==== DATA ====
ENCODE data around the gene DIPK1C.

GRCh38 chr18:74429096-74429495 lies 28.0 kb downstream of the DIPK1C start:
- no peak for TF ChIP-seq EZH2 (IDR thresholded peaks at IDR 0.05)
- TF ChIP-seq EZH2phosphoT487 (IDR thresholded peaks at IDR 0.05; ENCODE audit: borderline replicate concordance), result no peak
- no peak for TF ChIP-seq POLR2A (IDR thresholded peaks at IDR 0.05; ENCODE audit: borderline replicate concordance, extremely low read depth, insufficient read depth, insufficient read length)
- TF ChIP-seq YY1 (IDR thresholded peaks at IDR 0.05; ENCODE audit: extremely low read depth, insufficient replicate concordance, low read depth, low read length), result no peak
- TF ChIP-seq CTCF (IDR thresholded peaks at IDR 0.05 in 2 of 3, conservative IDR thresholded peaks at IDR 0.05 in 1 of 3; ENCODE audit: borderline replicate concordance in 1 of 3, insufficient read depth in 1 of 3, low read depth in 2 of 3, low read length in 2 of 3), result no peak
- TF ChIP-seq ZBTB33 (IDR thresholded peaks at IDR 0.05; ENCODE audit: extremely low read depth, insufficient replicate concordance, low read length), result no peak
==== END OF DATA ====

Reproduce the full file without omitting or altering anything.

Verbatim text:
ENCODE data around the gene DIPK1C.

GRCh38 chr18:74429096-74429495 lies 28.0 kb downstream of the DIPK1C start:
- no peak for TF ChIP-seq EZH2 (IDR thresholded peaks at IDR 0.05)
- TF ChIP-seq EZH2phosphoT487 (IDR thresholded peaks at IDR 0.05; ENCODE audit: borderline replicate concordance), result no peak
- no peak for TF ChIP-seq POLR2A (IDR thresholded peaks at IDR 0.05; ENCODE audit: borderline replicate concordance, extremely low read depth, insufficient read depth, insufficient read length)
- TF ChIP-seq YY1 (IDR thresholded peaks at IDR 0.05; ENCODE audit: extremely low read depth, insufficient replicate concordance, low read depth, low read length), result no peak
- TF ChIP-seq CTCF (IDR thresholded peaks at IDR 0.05 in 2 of 3, conservative IDR thresholded peaks at IDR 0.05 in 1 of 3; ENCODE audit: borderline replicate concordance in 1 of 3, insufficient read depth in 1 of 3, low read depth in 2 of 3, low read length in 2 of 3), result no peak
- TF ChIP-seq ZBTB33 (IDR thresholded peaks at IDR 0.05; ENCODE audit: extremely low read depth, insufficient replicate concordance, low read length), result no peak